Figure 4 Example LFM waveform where a pulse ramps from high frequency to low and back again.

Pulsed signals of CW, SFM and LFM are also widely used. An extreme example, the ultra-wideband (UWB) pulse signal radar is receiving renewed interest due to its low interference characteristics resulting from low spectral power density. UWB pulse radar is characterized by a pulse width that is typically on the order of a nanosecond or less.

Figure 5 Spectrogram of LFM showing the instantaneous frequency across time.

The magnetron has been one of the popular components for higher power signal generation in applications such as aviation and marine radar. Since the early development of radar magnetron by Henry A. H. Boot, John T. Randall and their associates in late 1939, the resonant cavity tube structure continues to evolve to serve a variety of radar applications to this day. Over the last few decades, however, rapid advancements in solid state devices have had a significant impact on the radar’s capability and system design. Some of the high impact advancements include higher density digital circuits and faster analog-to-digital converters, RF and microwave circuit integration techniques (MMIC and CMOS), and advances in device technologies (GaN, GaAs, SiGe and high electron mobility transistor variations).

Figure 6 General radar block diagram.

Design, Integration and Testing

Without loss of generality, today’s active radar system design can be broken into two major components: the baseband signal processing and the RF/microwave front end (including the antenna). Figure 6 shows a high level block diagram of an active radar system.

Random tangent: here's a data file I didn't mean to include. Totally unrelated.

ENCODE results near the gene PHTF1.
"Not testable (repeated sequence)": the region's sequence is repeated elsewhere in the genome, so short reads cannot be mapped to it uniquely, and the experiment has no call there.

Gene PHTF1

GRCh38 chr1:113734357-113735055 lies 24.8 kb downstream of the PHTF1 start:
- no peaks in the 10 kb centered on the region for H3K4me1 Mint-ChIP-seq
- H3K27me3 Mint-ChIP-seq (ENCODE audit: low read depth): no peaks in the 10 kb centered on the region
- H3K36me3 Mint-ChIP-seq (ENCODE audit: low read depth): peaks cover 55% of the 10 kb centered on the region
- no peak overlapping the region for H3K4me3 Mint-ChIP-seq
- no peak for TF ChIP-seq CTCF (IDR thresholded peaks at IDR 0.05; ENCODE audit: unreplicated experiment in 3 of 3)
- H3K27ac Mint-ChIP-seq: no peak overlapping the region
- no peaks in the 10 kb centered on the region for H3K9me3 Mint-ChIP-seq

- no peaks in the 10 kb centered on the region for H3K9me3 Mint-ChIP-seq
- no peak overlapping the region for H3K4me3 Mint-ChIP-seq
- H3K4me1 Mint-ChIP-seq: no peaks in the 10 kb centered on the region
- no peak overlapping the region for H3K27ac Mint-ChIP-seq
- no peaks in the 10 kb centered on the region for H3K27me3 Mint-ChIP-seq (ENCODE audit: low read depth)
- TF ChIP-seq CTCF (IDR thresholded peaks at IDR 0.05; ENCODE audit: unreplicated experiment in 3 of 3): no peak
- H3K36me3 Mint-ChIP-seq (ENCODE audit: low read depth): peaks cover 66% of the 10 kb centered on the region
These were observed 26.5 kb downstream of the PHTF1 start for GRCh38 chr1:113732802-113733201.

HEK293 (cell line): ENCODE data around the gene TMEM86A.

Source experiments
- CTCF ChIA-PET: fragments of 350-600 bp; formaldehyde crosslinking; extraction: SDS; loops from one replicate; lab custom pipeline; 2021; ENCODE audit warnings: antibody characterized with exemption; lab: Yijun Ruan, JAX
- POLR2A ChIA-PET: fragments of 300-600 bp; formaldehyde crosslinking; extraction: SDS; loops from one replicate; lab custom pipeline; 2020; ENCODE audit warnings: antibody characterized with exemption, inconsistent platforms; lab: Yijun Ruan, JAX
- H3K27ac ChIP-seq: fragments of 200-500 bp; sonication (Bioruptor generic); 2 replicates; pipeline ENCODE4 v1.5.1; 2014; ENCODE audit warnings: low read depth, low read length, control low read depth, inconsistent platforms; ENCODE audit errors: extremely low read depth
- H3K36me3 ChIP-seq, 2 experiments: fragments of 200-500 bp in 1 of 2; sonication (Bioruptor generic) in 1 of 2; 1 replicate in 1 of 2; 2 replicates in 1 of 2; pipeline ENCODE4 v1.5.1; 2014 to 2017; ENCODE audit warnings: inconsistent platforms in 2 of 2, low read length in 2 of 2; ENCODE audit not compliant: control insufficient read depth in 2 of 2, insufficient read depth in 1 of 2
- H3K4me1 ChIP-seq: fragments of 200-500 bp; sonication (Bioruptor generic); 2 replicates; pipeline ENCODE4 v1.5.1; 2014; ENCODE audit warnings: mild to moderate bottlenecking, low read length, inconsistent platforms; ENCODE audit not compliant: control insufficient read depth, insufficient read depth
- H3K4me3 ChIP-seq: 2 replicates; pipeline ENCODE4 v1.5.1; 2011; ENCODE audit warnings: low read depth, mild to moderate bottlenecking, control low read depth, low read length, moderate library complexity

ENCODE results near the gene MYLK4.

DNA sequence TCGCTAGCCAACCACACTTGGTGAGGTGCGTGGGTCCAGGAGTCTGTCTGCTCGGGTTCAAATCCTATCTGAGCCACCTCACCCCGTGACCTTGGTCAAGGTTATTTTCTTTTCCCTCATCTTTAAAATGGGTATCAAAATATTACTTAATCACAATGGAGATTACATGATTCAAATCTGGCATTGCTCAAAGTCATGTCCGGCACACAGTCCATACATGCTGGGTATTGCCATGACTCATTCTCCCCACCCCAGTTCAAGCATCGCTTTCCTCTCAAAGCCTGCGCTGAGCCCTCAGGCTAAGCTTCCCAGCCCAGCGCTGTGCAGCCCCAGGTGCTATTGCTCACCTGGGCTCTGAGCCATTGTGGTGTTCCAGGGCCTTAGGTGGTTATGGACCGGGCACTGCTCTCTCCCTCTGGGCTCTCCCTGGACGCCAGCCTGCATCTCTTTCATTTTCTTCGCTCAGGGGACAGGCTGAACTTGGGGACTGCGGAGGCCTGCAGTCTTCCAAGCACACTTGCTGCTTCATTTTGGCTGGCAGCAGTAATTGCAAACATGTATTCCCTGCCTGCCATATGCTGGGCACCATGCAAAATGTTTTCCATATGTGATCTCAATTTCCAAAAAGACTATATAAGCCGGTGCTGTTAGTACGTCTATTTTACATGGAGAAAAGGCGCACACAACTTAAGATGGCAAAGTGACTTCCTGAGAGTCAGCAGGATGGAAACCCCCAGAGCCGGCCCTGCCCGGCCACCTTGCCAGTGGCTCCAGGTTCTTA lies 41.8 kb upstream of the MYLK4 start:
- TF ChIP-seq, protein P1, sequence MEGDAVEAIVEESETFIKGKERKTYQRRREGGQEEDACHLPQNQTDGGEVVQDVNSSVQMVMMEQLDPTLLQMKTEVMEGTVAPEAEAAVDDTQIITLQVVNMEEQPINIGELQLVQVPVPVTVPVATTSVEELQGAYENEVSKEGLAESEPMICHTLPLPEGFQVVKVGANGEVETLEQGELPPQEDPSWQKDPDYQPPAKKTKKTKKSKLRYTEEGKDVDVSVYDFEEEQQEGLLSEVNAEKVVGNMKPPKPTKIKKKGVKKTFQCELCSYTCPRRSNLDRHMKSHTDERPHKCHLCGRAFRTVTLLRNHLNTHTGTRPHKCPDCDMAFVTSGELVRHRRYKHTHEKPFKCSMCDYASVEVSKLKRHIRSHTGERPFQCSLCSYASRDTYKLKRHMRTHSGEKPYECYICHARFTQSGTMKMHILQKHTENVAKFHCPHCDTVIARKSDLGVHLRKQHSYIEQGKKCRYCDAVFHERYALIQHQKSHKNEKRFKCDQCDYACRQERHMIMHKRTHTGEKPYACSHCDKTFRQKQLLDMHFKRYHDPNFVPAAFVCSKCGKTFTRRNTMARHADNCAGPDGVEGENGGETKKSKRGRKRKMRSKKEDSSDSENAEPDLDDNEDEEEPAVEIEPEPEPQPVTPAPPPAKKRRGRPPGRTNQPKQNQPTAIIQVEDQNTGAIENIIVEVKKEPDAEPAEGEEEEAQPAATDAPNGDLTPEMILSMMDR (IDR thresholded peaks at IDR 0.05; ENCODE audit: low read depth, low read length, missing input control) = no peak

Digital Signal Processing

Thanks to widely available commercial processors, embedded processors, field programmable gate arrays (FPGA), digital signal processors (DSP) and, more recently, graphics processing units (GPU), radar signal processing engineers now have a breadth of platforms to choose from. The choice largely depends on the type of signal processing that is needed and the cost of implementation. General purpose, personal computer, type hardware may be sufficient for radar systems with relatively low throughput and simple signal processing requirements. An FPGA or GPU based processor might be needed if large parallel processing is needed. In this case, however, the cost of the hardware increases substantially. In most platforms, pulse generation and receiver algorithms can be implemented with appropriate software bringing benefits such as programmability and reuse of intellectual property. At the same time, radar signal processing engineers are faced with the challenge of incorporating more and more sophisticated algorithms, consuming longer simulation times within the system and exhausting the available computational resources.

Pulse compression is a technique used to improve range resolution and signal to noise ratio. Range resolution depends on the signal bandwidth:

Figure 7 Classical delay line canceller architecture for MTI.

where c is the speed of light and B is the bandwidth. Therefore, better range resolution (or lower range granularity) is obtained when the bandwidth of the signal is high. Unfortunately, the bandwidth of the time-gated sinusoid is inversely related to the pulse duration. Thus a very short pulse is desired for higher range resolution. A very short pulse, however, imposes more stringent radar front end requirements. It is also more difficult to concentrate the energy of a short pulse waveform, limiting the radar’s range. Pulse compression overcomes this problem by computing the cross correlation of the transmit signal and the receive signal. An LFM signal can be expressed as

where rect(x) is a square window function which is 1 for x<1/2 and 0 for x>1/2, T is the pulse width, f0 is the carrier frequency, and a is the LFM slope given by ±B/T (the example in Figures 4 and 5 is a down-chirp with -B/T). The cross correlation of the transmit and receive LFM pulse can be written as